Rudyard Kipling’s Just So stories set a genteel image of wild life in India and elsewhere. He introduced a new world to generations of children and his stories captured their imagination. He told how a leopard got its spots but not how the turtle got its shell.
This week there is newly discovered evidence about how turtles evolved and it is more unexpected than even Kipling would have envisaged. Tyler Lyson of Yale University has described fossils of early turtles from South Africa, 260 million years old.
They reveal broadened ribs and an absence of intercostal muscles, features that went on to evolve over the next few million years to give fused ribs and vertebrae. These form the familiar shell of modern turtles.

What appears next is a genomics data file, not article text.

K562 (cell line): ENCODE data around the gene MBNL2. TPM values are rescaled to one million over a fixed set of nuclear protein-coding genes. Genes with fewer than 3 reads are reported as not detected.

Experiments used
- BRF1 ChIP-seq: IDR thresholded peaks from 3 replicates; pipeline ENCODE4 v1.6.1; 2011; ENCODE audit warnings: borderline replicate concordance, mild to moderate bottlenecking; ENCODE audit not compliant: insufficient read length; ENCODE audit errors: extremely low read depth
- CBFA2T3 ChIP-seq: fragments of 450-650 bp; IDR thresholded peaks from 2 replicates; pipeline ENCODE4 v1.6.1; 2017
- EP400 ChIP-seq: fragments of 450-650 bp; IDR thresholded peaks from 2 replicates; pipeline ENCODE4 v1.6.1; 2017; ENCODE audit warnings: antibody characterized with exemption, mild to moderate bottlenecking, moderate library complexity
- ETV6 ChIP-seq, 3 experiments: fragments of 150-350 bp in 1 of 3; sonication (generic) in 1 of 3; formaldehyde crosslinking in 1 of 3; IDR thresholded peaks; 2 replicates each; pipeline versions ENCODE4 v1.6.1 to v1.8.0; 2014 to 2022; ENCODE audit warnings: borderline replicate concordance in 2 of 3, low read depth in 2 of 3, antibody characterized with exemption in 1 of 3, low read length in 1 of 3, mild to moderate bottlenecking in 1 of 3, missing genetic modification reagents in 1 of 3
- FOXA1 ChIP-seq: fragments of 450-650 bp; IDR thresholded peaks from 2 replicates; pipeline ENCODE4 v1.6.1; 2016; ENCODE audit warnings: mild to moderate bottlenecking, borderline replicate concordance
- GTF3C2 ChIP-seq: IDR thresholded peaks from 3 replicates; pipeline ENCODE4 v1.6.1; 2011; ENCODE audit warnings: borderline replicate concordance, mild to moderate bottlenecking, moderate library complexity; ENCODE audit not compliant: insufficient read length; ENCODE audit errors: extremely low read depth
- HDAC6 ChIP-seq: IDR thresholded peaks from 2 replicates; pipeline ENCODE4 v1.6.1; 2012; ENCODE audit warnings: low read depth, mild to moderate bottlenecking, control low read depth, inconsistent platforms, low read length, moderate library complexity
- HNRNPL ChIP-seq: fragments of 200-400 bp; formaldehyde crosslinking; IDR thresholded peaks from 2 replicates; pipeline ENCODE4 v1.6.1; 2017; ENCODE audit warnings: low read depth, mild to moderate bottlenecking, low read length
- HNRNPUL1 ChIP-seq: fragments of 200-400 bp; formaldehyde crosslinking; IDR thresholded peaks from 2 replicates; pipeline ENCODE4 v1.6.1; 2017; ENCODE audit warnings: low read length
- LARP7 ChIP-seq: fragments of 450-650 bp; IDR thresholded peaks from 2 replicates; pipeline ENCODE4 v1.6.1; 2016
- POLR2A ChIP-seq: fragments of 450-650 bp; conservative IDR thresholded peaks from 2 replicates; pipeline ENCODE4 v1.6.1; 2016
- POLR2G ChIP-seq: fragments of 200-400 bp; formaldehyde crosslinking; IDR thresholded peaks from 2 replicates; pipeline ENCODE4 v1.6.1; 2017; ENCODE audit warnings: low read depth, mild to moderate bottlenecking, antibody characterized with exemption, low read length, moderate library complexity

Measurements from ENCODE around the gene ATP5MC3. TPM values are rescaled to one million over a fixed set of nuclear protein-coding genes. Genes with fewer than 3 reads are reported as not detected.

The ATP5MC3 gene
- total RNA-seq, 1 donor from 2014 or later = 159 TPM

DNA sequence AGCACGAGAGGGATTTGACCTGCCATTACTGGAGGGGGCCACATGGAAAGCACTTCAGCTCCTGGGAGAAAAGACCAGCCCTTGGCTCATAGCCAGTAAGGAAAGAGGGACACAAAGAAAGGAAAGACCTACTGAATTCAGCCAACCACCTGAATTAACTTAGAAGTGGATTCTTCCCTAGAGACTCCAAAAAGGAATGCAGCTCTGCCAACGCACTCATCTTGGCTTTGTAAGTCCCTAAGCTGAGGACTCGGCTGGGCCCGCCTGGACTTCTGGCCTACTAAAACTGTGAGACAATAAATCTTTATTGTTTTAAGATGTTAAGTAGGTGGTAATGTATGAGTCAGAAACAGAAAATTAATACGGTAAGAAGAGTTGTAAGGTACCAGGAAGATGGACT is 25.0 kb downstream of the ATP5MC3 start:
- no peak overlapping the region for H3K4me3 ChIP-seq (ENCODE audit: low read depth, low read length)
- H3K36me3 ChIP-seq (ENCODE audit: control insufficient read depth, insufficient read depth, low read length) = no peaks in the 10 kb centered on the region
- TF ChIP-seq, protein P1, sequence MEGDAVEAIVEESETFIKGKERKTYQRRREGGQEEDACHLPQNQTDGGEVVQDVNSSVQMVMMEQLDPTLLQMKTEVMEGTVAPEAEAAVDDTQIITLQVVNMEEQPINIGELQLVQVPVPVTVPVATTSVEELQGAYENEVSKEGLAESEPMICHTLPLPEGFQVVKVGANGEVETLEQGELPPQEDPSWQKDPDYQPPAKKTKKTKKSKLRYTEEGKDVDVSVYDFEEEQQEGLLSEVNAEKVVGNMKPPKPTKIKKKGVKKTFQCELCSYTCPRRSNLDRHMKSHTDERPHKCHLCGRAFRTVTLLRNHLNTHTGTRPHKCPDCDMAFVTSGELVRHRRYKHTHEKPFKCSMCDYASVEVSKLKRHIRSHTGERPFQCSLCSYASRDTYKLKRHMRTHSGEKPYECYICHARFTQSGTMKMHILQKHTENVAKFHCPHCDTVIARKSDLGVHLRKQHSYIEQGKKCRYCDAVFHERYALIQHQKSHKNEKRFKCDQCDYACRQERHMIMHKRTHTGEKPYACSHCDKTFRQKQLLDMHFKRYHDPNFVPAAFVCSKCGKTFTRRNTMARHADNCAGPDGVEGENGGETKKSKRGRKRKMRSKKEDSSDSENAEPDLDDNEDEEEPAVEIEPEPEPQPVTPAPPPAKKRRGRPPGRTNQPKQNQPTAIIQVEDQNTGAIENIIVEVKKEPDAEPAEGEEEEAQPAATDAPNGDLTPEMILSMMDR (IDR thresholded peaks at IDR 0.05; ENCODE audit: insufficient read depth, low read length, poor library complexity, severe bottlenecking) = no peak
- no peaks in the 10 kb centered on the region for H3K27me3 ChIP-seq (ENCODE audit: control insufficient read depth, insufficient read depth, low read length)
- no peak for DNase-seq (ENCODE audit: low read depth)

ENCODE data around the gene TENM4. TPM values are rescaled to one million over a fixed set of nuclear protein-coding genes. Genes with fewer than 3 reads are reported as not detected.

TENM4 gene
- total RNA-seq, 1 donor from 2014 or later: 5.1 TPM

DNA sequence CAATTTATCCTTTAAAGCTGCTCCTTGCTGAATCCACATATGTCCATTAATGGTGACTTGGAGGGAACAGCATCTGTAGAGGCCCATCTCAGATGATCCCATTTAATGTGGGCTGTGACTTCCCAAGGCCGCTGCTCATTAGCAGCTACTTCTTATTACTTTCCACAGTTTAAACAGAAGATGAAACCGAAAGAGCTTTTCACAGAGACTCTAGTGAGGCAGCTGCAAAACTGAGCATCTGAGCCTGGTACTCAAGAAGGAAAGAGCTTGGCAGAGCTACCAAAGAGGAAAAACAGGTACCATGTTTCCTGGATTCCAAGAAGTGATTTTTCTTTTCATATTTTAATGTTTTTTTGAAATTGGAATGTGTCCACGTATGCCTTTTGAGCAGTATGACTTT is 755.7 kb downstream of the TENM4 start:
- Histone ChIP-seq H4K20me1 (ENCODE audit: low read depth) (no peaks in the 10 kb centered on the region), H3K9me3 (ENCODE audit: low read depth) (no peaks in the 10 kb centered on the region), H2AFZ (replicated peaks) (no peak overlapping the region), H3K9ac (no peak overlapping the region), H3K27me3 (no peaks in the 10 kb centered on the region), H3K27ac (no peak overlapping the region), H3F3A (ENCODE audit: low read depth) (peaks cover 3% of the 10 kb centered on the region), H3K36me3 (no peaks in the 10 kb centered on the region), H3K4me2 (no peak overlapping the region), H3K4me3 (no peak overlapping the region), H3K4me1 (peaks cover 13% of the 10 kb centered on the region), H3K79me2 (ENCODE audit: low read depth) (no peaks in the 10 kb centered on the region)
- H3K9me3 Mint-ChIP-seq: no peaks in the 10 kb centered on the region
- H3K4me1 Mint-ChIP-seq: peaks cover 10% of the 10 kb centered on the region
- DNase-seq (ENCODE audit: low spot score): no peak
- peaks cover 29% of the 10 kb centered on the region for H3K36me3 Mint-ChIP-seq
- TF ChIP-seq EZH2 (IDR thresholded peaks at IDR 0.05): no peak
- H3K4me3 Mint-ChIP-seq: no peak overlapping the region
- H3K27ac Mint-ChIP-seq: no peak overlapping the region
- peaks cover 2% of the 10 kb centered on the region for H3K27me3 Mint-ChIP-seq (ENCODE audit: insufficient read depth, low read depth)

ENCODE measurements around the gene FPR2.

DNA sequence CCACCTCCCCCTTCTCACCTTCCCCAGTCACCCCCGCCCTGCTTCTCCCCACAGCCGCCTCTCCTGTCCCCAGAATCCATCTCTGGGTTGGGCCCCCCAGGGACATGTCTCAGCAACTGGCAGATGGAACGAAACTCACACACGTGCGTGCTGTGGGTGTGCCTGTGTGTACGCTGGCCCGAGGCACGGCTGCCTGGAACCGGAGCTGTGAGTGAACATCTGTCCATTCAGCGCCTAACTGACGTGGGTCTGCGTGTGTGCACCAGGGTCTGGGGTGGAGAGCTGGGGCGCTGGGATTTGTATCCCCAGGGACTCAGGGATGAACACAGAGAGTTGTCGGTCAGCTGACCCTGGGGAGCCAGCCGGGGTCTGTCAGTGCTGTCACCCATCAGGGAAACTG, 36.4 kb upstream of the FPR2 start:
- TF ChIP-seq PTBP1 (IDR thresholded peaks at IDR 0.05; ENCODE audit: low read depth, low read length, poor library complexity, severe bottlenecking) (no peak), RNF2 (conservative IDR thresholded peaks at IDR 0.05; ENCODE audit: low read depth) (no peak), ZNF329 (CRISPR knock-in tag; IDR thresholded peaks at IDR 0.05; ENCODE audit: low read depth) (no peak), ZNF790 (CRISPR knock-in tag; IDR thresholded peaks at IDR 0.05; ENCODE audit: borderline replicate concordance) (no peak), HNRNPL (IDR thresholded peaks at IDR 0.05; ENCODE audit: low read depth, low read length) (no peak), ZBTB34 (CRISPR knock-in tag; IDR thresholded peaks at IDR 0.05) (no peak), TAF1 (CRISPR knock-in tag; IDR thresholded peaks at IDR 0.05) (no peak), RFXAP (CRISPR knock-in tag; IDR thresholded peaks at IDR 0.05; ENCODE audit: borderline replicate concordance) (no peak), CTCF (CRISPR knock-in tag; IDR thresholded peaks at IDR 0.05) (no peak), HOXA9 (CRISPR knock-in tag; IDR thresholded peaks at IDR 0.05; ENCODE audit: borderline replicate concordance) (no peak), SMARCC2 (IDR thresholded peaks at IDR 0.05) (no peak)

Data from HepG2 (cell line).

Even stranger is the age of the South African fossils. They occurred eight million years BEFORE the biggest extinction event in the history of life, 252 million years ago (252Ma). That huge environmental catastrophe* caused 96% of living species to become extinct.
[Current Biology; http://www.lunch.com
* do not confuse this 252Ma event with the smaller 65Ma event that killed off the dinosaurs.]